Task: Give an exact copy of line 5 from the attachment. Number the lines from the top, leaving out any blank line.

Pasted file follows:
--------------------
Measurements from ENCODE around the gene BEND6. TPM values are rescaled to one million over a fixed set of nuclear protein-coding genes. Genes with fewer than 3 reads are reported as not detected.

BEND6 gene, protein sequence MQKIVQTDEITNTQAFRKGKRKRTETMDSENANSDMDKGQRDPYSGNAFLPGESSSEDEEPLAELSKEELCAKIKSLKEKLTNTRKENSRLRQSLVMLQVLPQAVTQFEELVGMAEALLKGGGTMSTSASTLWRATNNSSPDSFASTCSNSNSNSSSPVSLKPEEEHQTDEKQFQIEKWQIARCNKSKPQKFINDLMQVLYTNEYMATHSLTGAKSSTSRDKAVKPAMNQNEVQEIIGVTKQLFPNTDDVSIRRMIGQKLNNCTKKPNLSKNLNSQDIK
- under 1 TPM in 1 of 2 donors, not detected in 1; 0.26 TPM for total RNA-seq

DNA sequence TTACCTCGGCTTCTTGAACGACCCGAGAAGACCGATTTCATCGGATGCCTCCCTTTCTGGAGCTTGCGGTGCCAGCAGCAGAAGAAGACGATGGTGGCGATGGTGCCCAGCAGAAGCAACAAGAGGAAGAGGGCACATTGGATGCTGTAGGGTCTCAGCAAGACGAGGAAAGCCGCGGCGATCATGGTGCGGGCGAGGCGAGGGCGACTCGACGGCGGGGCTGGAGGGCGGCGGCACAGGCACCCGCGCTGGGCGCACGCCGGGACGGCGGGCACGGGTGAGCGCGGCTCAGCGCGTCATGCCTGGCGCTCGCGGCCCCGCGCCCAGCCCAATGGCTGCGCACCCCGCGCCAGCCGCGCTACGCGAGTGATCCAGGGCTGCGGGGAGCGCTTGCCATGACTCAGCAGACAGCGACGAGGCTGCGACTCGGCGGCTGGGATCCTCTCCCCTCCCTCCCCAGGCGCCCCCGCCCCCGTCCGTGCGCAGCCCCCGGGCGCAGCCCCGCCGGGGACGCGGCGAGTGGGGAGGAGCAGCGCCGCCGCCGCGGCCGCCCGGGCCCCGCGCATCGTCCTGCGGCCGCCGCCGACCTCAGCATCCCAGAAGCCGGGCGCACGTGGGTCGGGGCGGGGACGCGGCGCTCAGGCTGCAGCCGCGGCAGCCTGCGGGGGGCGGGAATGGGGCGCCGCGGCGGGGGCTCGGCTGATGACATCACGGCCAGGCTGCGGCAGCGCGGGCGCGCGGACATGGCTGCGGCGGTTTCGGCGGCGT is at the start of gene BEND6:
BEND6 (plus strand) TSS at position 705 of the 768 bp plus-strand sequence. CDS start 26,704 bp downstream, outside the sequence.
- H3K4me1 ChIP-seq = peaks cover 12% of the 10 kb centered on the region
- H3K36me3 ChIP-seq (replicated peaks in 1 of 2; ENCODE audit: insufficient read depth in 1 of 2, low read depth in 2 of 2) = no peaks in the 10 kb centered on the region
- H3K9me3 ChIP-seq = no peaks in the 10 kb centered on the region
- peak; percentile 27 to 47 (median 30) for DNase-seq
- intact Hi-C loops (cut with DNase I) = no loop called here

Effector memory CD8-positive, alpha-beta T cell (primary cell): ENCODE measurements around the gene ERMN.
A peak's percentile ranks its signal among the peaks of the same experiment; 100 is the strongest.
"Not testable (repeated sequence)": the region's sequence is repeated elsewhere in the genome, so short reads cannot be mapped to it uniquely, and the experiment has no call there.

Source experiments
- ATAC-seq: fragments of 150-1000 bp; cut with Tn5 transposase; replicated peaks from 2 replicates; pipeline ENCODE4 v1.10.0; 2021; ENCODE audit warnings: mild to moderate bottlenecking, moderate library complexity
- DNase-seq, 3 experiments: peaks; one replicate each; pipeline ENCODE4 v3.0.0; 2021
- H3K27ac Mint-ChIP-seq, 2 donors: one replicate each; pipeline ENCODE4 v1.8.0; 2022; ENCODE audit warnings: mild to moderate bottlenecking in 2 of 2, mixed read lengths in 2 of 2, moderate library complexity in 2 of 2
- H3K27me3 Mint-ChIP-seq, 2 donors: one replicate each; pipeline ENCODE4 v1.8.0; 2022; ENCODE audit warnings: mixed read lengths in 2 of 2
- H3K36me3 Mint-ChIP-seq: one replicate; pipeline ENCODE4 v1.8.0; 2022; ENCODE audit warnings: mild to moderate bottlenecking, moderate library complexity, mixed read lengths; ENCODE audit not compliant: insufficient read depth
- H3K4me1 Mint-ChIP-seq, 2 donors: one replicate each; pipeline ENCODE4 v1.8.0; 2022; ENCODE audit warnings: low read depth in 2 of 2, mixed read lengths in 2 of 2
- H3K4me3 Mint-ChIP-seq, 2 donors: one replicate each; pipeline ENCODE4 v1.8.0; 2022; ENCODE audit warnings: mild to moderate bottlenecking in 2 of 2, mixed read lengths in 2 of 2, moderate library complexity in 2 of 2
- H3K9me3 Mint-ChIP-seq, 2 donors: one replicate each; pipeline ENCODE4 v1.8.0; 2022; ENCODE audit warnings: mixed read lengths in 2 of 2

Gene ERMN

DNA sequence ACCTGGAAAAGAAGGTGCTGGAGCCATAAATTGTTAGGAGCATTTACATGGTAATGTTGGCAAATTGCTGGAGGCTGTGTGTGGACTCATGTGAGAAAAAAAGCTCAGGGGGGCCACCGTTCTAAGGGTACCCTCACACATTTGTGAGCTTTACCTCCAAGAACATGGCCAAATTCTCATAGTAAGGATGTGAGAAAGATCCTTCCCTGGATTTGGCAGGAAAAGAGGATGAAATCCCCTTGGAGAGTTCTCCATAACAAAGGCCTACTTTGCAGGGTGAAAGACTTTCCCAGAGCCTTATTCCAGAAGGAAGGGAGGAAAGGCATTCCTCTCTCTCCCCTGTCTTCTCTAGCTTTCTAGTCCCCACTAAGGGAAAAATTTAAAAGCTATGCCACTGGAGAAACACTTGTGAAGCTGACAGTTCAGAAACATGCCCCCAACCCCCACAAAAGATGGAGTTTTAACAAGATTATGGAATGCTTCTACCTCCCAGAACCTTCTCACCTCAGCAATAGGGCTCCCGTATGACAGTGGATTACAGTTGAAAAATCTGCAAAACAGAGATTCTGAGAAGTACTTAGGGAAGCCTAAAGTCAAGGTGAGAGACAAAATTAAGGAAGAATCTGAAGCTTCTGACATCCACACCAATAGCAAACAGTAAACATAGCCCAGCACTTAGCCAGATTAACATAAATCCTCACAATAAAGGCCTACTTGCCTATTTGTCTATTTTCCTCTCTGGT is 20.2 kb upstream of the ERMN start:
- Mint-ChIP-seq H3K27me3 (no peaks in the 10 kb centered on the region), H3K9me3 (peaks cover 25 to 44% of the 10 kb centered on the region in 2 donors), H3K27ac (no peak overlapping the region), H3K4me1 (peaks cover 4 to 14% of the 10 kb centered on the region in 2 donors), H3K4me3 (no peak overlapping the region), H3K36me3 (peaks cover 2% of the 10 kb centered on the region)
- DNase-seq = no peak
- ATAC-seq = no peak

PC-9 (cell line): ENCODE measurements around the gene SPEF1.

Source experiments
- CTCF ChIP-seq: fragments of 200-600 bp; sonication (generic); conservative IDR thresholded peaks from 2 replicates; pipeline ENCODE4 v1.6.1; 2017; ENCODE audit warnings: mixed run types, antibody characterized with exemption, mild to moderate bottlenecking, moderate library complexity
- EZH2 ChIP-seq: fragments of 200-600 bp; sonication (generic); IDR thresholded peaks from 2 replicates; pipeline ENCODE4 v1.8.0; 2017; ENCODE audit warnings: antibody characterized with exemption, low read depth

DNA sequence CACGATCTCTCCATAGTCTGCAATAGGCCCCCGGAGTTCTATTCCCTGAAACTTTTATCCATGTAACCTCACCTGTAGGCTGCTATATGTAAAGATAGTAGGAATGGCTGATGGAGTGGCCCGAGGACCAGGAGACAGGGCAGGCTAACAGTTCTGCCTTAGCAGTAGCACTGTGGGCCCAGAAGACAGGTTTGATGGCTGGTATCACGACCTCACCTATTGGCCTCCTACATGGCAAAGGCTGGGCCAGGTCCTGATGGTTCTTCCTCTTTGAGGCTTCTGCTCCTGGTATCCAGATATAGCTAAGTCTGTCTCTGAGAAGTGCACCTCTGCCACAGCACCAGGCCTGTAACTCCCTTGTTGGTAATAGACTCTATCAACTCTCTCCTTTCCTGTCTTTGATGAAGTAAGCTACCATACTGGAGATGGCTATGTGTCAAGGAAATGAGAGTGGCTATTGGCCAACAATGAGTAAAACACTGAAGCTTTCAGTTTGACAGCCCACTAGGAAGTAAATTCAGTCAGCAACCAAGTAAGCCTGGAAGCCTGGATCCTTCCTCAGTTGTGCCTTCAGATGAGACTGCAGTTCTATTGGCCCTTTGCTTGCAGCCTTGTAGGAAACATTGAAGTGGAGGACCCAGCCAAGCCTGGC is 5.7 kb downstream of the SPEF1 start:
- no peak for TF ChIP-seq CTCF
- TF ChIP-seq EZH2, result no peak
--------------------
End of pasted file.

BEND6 (plus strand) TSS at position 705 of the 768 bp plus-strand sequence. CDS start 26,704 bp downstream, outside the sequence.